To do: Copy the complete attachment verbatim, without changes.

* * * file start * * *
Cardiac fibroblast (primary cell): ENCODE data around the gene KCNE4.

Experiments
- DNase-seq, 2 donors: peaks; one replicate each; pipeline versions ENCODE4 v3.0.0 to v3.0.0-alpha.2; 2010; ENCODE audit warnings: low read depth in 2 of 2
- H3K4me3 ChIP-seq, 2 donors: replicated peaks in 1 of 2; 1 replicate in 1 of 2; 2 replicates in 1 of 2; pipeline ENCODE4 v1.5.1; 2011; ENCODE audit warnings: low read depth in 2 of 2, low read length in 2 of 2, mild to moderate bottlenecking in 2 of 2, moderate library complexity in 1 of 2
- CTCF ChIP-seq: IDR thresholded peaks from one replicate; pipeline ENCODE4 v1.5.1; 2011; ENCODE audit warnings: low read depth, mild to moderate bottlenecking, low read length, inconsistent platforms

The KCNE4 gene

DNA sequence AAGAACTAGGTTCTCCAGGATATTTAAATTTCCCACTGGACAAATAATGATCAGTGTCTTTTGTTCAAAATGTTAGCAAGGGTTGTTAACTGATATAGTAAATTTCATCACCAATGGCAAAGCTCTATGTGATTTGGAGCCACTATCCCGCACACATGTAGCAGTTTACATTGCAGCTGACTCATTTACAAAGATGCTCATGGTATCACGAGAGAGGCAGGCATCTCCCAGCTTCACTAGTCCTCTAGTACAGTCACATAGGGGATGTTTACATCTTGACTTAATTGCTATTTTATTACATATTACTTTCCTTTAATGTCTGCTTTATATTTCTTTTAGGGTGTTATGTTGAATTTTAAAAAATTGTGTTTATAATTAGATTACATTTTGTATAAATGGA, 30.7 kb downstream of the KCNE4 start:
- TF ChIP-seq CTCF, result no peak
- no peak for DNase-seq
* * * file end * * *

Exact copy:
Cardiac fibroblast (primary cell): ENCODE data around the gene KCNE4.

Experiments
- DNase-seq, 2 donors: peaks; one replicate each; pipeline versions ENCODE4 v3.0.0 to v3.0.0-alpha.2; 2010; ENCODE audit warnings: low read depth in 2 of 2
- H3K4me3 ChIP-seq, 2 donors: replicated peaks in 1 of 2; 1 replicate in 1 of 2; 2 replicates in 1 of 2; pipeline ENCODE4 v1.5.1; 2011; ENCODE audit warnings: low read depth in 2 of 2, low read length in 2 of 2, mild to moderate bottlenecking in 2 of 2, moderate library complexity in 1 of 2
- CTCF ChIP-seq: IDR thresholded peaks from one replicate; pipeline ENCODE4 v1.5.1; 2011; ENCODE audit warnings: low read depth, mild to moderate bottlenecking, low read length, inconsistent platforms

The KCNE4 gene

DNA sequence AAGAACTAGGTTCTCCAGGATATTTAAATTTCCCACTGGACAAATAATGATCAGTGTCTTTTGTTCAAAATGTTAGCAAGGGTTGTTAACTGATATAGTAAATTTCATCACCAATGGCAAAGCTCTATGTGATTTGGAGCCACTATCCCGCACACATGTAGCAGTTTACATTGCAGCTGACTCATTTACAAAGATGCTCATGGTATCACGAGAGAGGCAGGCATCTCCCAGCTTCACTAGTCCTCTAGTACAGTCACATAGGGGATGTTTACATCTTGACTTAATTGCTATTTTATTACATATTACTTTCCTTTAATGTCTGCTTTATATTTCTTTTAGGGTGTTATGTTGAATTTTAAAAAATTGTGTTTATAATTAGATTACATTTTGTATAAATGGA, 30.7 kb downstream of the KCNE4 start:
- TF ChIP-seq CTCF, result no peak
- no peak for DNase-seq